Bothaina Attal joined the CBR as a CARA Visiting Fellow in 2020. She is a medical health professional and researcher previously based in Yemen. Bothaina carried out research on the governance of public health in Yemen, using the methodology developed for the R4HC project, and published a number of papers relating to the health situation in Yemen.
During 2020 and 2021 Simon Deakin worked on a paper exploring governments’ response to Covid-19 using a theoretical framework which explores the role of the state in delivering public health and related collective good (see the report on the Research in the Theory and Practice of Governance project for further details).
To meet R4HC aims for year one (2017-2018), the CBR’s partners in the Global Mental Health Lab (Teachers College, Columbia University) trained mental health providers in Lebanon to meet competency criteria in Interpersonal Psychotherapy (IPT) as supervisors and providers; systematically collected outcomes of patients who accessed individual IPT treatment; piloted integration of the IMPACT collaborative care platform in a primary healthcare center in Lebanon; and have been engaging with stakeholders expand treatment in primary and specialty clinics serving host and refugee communities.
In 2018-19, the mental health stream of the R4HC project made steady progress toward the project aims, and continued to support the work of our partners at Columbia. Kai Ruggeri and Tomas Folke worked towards generating the necessary behavioural and mental health data from Lebanon. The survey was completed in the summer of 2019 following several rounds of feedback including from local partners and Lebanese academics at the American University of Beirut, with whom the CBR team interacted at the Lancet Palestinian Health Alliance Conference 27-28/03/2019, and with whom they have approval from the Lebanese Ministry of Public Health to collect the data. The survey was translated into Modern Standard Arabic by a professional translator.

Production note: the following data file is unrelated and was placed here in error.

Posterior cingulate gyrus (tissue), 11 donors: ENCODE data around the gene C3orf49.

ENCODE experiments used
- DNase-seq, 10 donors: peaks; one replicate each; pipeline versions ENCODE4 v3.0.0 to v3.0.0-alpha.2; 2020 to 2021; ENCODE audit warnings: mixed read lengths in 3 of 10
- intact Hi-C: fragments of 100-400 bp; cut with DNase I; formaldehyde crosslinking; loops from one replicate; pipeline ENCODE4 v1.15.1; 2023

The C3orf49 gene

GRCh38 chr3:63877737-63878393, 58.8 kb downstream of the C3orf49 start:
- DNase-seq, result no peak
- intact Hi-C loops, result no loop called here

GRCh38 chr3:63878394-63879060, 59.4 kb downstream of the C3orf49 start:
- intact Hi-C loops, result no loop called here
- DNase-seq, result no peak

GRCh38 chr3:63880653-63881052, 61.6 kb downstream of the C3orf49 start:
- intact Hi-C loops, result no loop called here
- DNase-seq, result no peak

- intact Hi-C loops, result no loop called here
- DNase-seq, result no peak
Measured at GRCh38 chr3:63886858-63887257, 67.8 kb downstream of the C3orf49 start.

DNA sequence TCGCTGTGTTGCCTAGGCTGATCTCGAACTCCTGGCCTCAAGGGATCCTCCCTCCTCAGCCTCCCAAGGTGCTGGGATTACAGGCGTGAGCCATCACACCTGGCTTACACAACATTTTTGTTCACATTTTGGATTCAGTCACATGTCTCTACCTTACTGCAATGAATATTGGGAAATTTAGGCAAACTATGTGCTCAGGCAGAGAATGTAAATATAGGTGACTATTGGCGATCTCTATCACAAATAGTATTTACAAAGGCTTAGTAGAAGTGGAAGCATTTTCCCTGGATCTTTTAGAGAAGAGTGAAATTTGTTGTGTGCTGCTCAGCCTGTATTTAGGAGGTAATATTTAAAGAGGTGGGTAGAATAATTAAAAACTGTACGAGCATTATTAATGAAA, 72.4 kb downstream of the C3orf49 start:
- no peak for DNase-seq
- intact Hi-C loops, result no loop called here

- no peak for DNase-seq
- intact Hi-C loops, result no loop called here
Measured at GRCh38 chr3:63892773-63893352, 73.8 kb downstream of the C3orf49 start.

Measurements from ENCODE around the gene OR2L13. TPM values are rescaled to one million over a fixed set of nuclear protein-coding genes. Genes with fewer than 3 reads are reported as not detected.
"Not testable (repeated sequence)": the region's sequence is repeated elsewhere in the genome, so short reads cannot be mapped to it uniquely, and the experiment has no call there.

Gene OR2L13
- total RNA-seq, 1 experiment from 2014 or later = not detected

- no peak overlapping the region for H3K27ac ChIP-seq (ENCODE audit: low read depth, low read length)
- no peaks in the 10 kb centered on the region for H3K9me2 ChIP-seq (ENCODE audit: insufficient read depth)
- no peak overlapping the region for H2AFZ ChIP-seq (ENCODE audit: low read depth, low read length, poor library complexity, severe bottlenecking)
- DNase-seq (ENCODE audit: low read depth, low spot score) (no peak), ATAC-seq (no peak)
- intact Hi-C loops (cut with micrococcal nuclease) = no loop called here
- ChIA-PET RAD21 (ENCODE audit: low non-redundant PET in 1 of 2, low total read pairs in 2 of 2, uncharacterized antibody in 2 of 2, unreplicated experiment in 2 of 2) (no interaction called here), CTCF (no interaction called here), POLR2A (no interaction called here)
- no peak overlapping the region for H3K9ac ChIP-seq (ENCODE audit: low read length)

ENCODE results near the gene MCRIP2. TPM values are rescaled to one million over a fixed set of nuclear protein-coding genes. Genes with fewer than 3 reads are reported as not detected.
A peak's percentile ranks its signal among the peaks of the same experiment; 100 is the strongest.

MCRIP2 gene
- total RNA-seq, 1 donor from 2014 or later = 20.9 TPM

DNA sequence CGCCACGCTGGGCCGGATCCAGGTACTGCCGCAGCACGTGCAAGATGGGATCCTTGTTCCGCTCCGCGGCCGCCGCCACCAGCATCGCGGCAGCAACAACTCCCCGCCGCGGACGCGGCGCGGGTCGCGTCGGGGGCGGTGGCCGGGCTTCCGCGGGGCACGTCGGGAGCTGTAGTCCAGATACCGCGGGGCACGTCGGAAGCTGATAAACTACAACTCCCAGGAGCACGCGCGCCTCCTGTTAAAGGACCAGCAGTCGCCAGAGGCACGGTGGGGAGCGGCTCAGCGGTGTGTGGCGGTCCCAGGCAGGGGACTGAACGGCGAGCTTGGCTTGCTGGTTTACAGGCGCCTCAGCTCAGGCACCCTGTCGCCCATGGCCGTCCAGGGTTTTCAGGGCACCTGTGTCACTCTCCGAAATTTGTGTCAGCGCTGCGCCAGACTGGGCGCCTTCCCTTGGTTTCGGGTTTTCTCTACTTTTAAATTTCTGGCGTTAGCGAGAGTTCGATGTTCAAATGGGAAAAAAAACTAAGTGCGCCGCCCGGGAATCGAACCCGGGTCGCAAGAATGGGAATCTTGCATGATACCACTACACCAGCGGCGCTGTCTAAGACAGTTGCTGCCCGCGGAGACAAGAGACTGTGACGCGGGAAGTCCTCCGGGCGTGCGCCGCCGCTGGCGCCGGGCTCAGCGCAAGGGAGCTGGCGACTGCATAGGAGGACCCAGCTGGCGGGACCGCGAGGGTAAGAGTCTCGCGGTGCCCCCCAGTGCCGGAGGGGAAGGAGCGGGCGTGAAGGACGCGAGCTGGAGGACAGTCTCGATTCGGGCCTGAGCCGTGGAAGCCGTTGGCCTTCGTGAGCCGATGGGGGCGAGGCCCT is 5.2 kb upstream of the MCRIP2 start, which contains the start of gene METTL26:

In 2019-20 Hannes Jarke joined the team and worked with Kai and Tomas, on a survey of mental health, trust, and decision-making in refugees and the general population in Lebanon. The survey was subsequently completed with the help of IPSOS in Lebanon. In 2021 Federica Stablum joined the team to contribute generally to the work of the mental health stream.